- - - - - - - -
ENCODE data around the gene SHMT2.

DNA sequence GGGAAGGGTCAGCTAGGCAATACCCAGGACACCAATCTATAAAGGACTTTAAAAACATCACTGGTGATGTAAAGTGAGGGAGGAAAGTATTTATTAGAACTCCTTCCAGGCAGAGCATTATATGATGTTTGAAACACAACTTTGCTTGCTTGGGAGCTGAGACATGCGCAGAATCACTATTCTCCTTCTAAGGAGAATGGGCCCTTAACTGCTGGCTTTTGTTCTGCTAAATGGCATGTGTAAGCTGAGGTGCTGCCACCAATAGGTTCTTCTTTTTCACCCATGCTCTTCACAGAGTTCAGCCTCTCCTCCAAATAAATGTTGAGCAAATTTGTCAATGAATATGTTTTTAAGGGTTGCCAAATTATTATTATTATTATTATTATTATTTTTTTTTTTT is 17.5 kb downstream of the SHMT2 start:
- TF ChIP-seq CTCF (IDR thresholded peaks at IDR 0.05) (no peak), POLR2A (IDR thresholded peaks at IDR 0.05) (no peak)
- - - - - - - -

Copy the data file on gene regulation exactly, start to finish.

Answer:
ENCODE data around the gene SHMT2.

DNA sequence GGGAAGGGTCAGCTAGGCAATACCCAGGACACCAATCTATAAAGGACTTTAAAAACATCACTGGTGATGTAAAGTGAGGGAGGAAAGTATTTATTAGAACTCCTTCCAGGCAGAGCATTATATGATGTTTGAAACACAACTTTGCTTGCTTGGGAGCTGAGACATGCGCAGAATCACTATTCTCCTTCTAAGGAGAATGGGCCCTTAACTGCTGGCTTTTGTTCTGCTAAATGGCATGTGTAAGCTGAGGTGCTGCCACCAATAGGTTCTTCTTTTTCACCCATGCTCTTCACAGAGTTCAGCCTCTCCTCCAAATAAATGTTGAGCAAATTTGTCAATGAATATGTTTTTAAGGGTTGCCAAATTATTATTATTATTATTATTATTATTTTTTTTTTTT is 17.5 kb downstream of the SHMT2 start:
- TF ChIP-seq CTCF (IDR thresholded peaks at IDR 0.05) (no peak), POLR2A (IDR thresholded peaks at IDR 0.05) (no peak)